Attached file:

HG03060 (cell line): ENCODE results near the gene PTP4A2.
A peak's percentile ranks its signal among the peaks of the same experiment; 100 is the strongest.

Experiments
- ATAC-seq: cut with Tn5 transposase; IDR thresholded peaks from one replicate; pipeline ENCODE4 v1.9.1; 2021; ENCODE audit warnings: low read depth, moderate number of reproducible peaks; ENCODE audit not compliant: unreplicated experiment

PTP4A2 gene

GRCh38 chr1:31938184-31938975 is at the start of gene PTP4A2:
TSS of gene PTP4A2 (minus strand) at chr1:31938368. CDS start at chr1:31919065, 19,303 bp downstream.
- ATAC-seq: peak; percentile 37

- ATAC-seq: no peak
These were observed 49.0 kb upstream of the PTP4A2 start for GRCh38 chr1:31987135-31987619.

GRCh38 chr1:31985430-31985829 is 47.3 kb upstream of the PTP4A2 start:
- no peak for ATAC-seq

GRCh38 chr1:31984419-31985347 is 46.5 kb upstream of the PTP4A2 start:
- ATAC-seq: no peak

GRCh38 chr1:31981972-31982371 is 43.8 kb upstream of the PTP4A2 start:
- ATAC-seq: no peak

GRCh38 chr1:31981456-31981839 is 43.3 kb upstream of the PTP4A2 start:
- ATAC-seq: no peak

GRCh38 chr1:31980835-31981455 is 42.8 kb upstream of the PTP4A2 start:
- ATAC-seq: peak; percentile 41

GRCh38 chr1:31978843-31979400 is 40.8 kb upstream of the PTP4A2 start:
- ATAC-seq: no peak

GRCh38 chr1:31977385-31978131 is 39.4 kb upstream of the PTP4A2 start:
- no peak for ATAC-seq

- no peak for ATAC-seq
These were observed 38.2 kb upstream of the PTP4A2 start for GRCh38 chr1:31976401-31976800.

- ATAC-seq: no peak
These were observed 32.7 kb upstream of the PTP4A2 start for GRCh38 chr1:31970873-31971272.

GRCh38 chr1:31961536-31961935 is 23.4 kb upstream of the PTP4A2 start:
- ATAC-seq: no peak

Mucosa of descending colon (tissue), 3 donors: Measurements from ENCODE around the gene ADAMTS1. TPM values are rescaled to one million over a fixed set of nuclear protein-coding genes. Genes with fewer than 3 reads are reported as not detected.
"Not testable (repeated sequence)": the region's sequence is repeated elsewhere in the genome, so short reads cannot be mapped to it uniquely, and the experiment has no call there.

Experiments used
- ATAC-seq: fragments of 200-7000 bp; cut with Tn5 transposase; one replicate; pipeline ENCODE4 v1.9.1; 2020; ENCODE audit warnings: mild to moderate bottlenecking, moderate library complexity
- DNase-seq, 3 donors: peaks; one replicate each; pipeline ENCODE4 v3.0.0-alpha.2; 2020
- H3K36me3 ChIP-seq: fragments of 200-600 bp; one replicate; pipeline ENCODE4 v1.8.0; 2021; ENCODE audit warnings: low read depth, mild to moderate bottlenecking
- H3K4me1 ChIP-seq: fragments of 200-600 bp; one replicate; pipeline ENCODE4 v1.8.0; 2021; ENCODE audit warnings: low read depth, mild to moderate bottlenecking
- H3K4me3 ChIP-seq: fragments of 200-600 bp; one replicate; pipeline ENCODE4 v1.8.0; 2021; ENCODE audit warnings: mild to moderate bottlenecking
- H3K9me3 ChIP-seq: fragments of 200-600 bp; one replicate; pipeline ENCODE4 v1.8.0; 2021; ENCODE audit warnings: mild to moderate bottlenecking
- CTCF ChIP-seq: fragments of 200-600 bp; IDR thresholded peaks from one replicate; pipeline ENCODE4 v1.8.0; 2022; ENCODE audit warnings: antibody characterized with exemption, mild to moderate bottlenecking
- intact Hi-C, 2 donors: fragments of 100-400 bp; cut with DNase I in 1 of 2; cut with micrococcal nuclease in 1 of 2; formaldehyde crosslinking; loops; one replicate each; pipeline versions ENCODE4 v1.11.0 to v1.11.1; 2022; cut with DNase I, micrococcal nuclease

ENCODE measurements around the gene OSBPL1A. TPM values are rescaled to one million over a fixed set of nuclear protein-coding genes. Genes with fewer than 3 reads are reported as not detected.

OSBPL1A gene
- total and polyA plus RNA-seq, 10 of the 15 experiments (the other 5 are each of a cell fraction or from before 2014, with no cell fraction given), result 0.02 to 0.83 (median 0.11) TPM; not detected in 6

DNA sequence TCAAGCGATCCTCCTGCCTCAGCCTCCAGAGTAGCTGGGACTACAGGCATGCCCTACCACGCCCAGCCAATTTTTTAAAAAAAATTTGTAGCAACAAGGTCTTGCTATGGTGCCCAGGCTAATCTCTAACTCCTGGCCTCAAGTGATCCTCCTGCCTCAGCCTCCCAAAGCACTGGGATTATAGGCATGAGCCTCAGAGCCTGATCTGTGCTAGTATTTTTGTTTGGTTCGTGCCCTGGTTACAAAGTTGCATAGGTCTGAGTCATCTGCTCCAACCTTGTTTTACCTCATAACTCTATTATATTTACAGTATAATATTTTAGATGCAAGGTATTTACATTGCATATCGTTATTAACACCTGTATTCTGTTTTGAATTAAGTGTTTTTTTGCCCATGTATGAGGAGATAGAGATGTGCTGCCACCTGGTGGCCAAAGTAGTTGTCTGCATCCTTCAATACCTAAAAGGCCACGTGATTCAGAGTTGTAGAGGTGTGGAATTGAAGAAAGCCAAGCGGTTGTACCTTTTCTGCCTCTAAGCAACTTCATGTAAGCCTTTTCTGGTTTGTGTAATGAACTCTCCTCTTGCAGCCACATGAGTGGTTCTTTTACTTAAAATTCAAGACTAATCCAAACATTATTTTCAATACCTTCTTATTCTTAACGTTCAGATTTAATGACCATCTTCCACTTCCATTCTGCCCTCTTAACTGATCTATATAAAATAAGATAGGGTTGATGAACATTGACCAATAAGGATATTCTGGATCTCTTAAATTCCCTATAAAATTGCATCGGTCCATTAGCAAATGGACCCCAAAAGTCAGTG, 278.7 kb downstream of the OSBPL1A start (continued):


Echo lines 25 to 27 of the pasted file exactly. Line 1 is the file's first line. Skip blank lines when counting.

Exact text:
- no peak for ATAC-seq
These were observed 38.2 kb upstream of the PTP4A2 start for GRCh38 chr1:31976401-31976800.

- ATAC-seq: no peak